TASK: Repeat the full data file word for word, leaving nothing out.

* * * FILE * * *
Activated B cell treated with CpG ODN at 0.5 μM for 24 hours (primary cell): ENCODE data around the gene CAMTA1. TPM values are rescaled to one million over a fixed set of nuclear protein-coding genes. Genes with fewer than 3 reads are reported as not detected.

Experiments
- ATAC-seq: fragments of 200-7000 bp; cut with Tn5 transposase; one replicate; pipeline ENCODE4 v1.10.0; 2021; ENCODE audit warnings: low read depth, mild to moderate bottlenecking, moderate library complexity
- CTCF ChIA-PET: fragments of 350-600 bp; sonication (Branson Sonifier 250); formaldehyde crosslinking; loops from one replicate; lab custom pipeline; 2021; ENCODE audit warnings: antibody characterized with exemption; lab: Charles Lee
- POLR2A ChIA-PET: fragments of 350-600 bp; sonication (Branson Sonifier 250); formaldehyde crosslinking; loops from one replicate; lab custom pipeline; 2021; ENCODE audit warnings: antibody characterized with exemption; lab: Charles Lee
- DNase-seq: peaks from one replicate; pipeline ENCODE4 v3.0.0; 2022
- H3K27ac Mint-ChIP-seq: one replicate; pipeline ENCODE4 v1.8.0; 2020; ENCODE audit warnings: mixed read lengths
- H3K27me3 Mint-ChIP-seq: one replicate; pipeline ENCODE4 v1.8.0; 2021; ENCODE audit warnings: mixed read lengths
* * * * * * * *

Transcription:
Activated B cell treated with CpG ODN at 0.5 μM for 24 hours (primary cell): ENCODE data around the gene CAMTA1. TPM values are rescaled to one million over a fixed set of nuclear protein-coding genes. Genes with fewer than 3 reads are reported as not detected.

Experiments
- ATAC-seq: fragments of 200-7000 bp; cut with Tn5 transposase; one replicate; pipeline ENCODE4 v1.10.0; 2021; ENCODE audit warnings: low read depth, mild to moderate bottlenecking, moderate library complexity
- CTCF ChIA-PET: fragments of 350-600 bp; sonication (Branson Sonifier 250); formaldehyde crosslinking; loops from one replicate; lab custom pipeline; 2021; ENCODE audit warnings: antibody characterized with exemption; lab: Charles Lee
- POLR2A ChIA-PET: fragments of 350-600 bp; sonication (Branson Sonifier 250); formaldehyde crosslinking; loops from one replicate; lab custom pipeline; 2021; ENCODE audit warnings: antibody characterized with exemption; lab: Charles Lee
- DNase-seq: peaks from one replicate; pipeline ENCODE4 v3.0.0; 2022
- H3K27ac Mint-ChIP-seq: one replicate; pipeline ENCODE4 v1.8.0; 2020; ENCODE audit warnings: mixed read lengths
- H3K27me3 Mint-ChIP-seq: one replicate; pipeline ENCODE4 v1.8.0; 2021; ENCODE audit warnings: mixed read lengths